Behaviour Change

PROPAGANDA FOR CHANGE is a project created by the students of Behaviour Change (ps359) and Professor Thomas Hills @thomhills at the Psychology Department of the University of Warwick. This work was supported by funding from Warwick's Institute for Advanced Teaching and Learning.

Sunday, January 25, 2015

You know what, Brick might just love lamp.

This classic clip shows beloved Brick trying to convince Ron that he really does ‘love lamp’ (0:15). By repeating his undying love three times, the audience should be more likely to believe and accept his statement according to Pratkanis’ repetition technique. This is supported by a study into advert claims (Hawkins, Hoch & Meyers-Levy, 2001). In this study, participants were asked to read 20 sets of general claims, and 4 supporting claims for each of these. For example one general claim may be 'when it comes to security, ACE provides the best door locks.' One of the supporting claims would be 'the cylinders in ACE locks are more difficult to pick than any other lock.' Different claims were repeated to a different extent for each participant to remove any effects which may be due to the particular claim seen. They studied these and then saw the same 80 claims with an additional 30 filler claims after a break. They were told that they had seen some before and that some were new. They were also told that some were true and some were false, to make sure that just because they had seen some before did not mean they were true. For each claim the participant rated how true they thought it was and how familiar it was. Overall, the more times a claim was repeated during the study phase, the greater the belief the participant had in the claim. The biggest increase was after 1 repetition. Following this, each repetition did produce an increase in belief ratings, however the increase was smaller.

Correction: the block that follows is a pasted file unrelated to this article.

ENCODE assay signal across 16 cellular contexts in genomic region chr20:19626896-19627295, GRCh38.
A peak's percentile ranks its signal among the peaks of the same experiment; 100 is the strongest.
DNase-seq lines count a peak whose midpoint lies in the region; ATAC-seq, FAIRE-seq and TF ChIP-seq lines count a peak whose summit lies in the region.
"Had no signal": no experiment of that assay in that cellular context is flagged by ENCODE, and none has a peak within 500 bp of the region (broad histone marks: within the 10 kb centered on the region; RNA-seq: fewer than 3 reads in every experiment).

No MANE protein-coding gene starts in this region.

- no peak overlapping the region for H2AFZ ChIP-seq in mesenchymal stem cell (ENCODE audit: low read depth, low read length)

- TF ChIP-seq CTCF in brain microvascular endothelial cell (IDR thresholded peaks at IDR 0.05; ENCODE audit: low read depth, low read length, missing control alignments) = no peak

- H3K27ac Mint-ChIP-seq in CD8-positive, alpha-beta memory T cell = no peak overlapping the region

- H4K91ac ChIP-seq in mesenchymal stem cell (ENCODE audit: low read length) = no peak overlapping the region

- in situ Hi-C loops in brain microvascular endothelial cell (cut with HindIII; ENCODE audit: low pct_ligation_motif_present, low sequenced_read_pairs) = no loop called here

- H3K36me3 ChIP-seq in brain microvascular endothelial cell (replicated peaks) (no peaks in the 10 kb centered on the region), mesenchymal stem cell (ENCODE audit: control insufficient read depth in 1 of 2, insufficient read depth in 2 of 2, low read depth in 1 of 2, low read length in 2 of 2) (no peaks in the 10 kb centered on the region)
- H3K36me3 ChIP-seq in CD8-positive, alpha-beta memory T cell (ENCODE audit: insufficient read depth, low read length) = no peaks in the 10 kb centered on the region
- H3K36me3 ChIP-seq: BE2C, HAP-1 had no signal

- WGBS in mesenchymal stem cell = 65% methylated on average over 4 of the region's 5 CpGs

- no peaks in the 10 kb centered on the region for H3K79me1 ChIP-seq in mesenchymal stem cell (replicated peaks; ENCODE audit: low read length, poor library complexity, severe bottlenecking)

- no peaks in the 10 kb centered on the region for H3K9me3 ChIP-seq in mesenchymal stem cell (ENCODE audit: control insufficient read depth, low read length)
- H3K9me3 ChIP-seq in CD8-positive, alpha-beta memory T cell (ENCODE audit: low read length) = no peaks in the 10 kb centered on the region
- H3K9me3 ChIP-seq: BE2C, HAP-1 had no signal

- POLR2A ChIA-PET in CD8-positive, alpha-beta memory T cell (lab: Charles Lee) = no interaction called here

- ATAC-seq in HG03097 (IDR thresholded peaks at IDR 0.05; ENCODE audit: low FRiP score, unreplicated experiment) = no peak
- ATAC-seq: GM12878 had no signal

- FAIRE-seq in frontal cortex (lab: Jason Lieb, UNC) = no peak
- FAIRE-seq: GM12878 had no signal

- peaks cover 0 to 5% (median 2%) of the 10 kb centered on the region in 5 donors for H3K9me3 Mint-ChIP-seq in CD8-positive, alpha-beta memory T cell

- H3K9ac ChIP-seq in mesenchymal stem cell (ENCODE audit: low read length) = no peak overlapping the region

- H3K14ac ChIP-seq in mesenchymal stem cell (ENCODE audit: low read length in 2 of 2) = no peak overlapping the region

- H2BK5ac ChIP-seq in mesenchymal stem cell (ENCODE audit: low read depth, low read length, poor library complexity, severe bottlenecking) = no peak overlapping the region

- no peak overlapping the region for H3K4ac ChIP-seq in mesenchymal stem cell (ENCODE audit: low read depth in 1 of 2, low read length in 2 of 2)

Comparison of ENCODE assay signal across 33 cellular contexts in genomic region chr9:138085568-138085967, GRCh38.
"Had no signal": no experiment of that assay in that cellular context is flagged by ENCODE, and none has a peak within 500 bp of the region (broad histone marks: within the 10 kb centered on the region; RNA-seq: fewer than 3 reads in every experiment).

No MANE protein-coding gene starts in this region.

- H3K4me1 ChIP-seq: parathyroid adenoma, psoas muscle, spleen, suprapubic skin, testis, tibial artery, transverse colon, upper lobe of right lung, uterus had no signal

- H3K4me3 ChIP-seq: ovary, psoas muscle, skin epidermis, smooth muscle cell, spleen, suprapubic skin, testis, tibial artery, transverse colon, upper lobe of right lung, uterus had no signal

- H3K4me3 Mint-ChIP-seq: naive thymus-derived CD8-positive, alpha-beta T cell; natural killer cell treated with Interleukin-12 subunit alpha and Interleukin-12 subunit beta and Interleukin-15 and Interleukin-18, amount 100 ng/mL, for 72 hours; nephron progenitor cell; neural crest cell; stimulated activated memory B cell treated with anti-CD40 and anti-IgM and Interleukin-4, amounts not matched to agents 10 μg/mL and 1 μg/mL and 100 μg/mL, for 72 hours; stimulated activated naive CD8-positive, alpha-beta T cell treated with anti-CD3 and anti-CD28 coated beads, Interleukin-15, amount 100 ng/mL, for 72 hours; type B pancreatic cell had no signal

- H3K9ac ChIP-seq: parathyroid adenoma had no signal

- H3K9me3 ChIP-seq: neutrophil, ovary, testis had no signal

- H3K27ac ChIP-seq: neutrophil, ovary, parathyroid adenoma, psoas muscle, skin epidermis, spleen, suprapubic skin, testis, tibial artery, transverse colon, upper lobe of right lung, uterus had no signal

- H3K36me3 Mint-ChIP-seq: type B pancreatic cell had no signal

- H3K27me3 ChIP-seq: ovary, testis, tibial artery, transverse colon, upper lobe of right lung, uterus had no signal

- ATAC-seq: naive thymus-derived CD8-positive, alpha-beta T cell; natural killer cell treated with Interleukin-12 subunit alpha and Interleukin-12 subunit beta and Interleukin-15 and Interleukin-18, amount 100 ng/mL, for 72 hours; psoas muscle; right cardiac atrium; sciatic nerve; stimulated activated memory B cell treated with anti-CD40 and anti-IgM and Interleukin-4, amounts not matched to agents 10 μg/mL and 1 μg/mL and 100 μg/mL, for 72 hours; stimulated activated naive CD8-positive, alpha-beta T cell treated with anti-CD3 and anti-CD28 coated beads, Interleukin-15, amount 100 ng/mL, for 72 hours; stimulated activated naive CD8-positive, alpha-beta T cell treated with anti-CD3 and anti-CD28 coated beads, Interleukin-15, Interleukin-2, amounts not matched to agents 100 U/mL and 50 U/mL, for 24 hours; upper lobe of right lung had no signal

As we can see from this table, for each condition there is a general increase in the participants' belief in the claims after multiple repetitions. There are only two points were there is a decrease in belief ratings following a repetition. As a second repetition is added, the ratings decrease for both the 1 and 2 other claims conditions. However it wasn't stated whether this decrease was significant or not, and so we can still observe a general increase in ratings after more repetitions. 

The circled area of the table corresponds to the data which can be applied to this specific clip. Brick repeats his love for the lamp an extra two times, and this general claim is not supported by any other claims. The study did not state whether there was a significant difference in ratings between the number of other claims present. We can't therefore know whether if Brick had included some supporting claims in his persuasive message, whether this would have made his message more effective.

Overall, repetition has been found to help increase people's belief in a claim, and therefore make the claim more persuasive. 

Hawkins, S. A., Hoch, S. J., & Meyers-Levy, J. (2001). Low-involvement learning: Repetition and coherence in familiarity and belief. Journal of Consumer Psychology, 11, 1-11.

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